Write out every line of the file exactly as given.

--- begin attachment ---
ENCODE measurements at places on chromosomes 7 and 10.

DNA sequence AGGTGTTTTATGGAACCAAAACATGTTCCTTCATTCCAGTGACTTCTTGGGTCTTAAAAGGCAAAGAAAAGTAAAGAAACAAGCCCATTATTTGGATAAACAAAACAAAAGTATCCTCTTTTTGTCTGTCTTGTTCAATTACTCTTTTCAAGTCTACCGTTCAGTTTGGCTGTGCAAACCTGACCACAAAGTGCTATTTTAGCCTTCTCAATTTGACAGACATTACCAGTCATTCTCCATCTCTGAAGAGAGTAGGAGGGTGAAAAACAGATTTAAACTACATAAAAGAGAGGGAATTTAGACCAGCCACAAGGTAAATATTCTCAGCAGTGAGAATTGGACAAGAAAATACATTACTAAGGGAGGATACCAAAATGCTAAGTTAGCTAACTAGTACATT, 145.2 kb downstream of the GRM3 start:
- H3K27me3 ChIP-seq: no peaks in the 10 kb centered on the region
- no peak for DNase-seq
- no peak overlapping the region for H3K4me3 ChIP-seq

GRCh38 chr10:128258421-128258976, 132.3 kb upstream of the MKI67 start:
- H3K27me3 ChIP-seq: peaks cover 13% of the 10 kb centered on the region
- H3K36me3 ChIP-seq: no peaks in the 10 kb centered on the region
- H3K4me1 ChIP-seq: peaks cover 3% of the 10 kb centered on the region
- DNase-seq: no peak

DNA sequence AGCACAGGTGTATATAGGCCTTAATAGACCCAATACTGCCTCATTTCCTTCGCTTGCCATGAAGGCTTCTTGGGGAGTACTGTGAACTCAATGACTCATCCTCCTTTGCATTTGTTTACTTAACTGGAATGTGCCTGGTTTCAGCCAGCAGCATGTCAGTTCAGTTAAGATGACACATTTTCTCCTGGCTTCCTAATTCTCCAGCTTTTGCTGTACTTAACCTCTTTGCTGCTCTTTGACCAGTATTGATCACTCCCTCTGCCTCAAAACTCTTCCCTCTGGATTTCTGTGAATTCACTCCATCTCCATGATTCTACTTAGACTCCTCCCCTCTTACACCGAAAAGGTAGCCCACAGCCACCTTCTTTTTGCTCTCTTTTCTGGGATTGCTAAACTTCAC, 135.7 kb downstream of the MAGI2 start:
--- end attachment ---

ENCODE measurements at places on chromosomes 7 and 10.

DNA sequence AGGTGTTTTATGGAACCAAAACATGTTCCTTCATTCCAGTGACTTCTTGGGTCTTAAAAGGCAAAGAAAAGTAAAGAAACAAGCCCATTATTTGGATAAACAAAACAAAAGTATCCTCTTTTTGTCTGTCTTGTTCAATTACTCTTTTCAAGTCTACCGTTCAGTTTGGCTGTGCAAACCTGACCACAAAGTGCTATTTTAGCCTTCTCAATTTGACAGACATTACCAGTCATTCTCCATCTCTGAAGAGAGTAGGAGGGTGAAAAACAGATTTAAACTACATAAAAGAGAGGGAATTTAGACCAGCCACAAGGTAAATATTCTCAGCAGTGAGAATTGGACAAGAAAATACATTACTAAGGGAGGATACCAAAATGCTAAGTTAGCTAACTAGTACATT, 145.2 kb downstream of the GRM3 start:
- H3K27me3 ChIP-seq: no peaks in the 10 kb centered on the region
- no peak for DNase-seq
- no peak overlapping the region for H3K4me3 ChIP-seq

GRCh38 chr10:128258421-128258976, 132.3 kb upstream of the MKI67 start:
- H3K27me3 ChIP-seq: peaks cover 13% of the 10 kb centered on the region
- H3K36me3 ChIP-seq: no peaks in the 10 kb centered on the region
- H3K4me1 ChIP-seq: peaks cover 3% of the 10 kb centered on the region
- DNase-seq: no peak

DNA sequence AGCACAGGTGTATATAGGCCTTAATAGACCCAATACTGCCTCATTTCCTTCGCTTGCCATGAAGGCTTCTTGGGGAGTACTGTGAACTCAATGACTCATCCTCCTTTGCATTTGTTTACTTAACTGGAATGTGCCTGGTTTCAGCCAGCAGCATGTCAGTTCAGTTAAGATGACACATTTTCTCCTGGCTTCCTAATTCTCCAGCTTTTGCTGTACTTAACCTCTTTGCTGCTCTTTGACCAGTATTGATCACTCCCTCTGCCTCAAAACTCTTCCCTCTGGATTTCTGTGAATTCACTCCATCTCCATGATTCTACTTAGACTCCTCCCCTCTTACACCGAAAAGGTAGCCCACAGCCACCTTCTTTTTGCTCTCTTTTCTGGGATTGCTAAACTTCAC, 135.7 kb downstream of the MAGI2 start: